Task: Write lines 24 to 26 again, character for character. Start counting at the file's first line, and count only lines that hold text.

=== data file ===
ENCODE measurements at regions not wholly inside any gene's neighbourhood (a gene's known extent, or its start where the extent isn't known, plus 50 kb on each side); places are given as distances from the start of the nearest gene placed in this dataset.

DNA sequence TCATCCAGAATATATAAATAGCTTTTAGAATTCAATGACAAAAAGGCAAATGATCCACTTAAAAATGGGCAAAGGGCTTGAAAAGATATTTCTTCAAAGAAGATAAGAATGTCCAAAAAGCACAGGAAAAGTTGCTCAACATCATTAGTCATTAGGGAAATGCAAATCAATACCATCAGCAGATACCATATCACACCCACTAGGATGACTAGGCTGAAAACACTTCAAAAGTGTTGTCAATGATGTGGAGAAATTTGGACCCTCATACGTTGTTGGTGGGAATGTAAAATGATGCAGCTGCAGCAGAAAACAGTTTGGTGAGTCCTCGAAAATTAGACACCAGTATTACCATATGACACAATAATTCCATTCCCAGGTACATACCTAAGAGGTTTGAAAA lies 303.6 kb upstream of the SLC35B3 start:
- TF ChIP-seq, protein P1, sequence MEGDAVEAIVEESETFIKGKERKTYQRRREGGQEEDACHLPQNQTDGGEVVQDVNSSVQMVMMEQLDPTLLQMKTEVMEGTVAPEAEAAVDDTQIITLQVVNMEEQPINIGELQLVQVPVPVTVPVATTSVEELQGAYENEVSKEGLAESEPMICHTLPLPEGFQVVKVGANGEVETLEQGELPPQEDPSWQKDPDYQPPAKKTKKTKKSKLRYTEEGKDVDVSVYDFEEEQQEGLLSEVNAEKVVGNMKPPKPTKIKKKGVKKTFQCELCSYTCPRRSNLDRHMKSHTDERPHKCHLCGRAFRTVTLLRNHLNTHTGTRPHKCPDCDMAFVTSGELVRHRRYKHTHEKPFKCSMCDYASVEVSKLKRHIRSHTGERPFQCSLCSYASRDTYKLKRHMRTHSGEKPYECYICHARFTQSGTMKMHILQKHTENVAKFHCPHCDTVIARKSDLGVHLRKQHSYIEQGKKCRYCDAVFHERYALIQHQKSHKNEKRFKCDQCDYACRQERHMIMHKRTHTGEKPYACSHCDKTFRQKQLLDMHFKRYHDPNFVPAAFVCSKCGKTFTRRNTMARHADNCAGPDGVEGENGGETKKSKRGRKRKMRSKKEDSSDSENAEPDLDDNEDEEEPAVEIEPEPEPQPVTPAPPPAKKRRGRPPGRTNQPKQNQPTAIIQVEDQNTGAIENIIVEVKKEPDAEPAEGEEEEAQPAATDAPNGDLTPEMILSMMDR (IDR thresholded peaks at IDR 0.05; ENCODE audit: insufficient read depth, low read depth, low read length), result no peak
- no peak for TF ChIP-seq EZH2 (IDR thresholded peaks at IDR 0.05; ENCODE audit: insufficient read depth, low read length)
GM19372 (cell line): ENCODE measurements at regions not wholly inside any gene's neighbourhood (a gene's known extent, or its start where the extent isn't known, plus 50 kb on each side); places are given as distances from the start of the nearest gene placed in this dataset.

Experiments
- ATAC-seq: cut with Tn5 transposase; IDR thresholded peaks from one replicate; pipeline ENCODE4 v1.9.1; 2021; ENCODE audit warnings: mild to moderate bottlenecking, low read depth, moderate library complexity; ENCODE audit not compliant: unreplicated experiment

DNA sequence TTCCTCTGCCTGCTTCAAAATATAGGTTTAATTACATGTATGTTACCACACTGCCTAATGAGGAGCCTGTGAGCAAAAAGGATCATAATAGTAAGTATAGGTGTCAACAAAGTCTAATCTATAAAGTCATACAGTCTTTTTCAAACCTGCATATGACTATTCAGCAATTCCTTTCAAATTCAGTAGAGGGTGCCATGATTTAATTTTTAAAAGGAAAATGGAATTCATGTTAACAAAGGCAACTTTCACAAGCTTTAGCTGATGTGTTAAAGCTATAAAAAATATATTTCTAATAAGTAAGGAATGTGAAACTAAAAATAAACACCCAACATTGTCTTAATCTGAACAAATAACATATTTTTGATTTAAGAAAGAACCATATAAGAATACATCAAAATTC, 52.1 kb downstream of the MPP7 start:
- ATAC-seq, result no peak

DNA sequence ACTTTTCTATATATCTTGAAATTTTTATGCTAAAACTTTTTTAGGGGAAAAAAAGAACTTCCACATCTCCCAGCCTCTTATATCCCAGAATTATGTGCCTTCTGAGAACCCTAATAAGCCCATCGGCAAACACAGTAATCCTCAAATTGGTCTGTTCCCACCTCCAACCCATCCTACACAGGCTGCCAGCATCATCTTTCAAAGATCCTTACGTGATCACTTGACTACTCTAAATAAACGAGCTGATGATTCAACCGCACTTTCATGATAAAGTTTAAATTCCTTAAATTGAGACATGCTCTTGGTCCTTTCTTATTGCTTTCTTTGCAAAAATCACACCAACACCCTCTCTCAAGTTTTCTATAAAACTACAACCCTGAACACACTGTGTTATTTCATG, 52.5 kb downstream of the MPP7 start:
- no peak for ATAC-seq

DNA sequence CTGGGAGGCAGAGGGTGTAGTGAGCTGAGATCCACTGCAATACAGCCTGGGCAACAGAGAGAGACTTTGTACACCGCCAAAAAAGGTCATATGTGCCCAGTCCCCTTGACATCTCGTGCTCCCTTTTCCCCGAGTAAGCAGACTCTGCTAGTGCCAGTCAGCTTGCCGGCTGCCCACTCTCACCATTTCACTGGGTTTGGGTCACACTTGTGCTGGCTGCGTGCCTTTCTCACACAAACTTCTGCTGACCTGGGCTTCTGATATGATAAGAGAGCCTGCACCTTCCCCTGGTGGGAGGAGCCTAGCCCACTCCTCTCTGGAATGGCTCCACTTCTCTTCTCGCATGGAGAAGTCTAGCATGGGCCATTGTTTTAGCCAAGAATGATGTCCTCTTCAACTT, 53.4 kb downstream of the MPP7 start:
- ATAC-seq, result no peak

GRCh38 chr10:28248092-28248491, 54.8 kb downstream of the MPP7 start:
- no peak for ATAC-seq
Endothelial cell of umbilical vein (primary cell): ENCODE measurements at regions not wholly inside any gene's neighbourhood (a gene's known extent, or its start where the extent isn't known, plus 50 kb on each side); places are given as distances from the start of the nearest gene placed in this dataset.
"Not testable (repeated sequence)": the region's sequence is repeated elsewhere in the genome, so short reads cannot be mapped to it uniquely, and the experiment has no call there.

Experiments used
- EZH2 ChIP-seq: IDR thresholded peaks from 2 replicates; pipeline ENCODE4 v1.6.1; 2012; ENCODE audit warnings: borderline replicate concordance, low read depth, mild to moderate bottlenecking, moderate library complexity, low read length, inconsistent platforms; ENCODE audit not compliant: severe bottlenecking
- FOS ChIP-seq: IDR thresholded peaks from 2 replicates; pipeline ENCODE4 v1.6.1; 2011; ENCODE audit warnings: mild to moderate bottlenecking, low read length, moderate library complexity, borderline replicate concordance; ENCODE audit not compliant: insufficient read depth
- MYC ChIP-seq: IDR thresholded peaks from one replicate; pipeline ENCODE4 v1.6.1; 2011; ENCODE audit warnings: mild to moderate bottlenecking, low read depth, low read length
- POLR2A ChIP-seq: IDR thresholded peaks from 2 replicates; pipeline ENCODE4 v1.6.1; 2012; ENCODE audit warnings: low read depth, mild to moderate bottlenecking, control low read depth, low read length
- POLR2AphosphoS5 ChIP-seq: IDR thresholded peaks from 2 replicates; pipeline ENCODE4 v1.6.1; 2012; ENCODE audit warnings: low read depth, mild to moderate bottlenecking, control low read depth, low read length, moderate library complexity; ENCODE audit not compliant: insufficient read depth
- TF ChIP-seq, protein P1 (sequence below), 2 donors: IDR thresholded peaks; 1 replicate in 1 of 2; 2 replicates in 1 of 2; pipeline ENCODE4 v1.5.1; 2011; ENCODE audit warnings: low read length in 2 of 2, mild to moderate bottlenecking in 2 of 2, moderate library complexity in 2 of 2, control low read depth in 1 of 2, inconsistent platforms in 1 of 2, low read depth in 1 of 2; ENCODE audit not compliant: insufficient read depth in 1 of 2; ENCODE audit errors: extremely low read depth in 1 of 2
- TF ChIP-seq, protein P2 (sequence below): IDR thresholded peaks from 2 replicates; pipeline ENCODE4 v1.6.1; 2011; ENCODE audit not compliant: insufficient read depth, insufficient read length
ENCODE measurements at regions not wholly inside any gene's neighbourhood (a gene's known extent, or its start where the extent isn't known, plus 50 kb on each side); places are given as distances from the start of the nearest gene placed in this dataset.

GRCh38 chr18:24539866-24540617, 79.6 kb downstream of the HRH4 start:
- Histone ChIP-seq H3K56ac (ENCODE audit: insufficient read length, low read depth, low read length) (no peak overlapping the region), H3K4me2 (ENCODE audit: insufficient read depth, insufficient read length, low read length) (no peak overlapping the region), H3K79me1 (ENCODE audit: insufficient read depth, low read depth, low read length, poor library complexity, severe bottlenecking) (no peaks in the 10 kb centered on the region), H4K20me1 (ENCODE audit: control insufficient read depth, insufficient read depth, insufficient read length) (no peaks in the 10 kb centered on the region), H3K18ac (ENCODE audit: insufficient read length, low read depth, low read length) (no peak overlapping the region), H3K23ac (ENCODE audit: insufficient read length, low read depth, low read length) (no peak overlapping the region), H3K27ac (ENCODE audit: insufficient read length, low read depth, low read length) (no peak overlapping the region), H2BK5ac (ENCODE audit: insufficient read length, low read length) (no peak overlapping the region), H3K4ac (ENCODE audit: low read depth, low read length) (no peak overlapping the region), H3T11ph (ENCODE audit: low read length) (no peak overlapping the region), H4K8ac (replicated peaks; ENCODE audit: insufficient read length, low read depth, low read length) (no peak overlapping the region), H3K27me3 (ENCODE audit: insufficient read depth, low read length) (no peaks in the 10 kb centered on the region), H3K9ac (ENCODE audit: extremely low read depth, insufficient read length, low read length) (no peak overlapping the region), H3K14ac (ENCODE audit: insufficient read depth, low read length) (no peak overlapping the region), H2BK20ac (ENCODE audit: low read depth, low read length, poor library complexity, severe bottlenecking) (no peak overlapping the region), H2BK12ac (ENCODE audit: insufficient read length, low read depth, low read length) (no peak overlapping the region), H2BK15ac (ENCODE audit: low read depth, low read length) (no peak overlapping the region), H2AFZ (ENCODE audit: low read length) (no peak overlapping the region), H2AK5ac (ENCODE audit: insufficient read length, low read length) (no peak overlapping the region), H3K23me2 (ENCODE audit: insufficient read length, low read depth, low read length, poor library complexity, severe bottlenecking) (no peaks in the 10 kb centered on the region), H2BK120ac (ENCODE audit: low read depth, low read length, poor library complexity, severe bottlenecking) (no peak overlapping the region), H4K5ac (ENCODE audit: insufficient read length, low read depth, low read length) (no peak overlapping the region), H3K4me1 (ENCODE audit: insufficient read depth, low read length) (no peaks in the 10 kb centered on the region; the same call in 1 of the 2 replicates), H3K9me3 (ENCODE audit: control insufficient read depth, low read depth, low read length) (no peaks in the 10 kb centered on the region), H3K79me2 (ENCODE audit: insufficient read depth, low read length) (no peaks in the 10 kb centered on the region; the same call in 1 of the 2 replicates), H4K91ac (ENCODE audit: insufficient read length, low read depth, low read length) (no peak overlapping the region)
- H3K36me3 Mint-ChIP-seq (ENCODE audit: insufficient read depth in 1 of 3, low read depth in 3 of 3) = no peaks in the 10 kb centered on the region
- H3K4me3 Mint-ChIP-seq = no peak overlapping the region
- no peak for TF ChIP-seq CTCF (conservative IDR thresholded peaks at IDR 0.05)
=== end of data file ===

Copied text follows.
- TF ChIP-seq, protein P1 (sequence below), 2 donors: IDR thresholded peaks; 1 replicate in 1 of 2; 2 replicates in 1 of 2; pipeline ENCODE4 v1.5.1; 2011; ENCODE audit warnings: low read length in 2 of 2, mild to moderate bottlenecking in 2 of 2, moderate library complexity in 2 of 2, control low read depth in 1 of 2, inconsistent platforms in 1 of 2, low read depth in 1 of 2; ENCODE audit not compliant: insufficient read depth in 1 of 2; ENCODE audit errors: extremely low read depth in 1 of 2
- TF ChIP-seq, protein P2 (sequence below): IDR thresholded peaks from 2 replicates; pipeline ENCODE4 v1.6.1; 2011; ENCODE audit not compliant: insufficient read depth, insufficient read length
ENCODE measurements at regions not wholly inside any gene's neighbourhood (a gene's known extent, or its start where the extent isn't known, plus 50 kb on each side); places are given as distances from the start of the nearest gene placed in this dataset.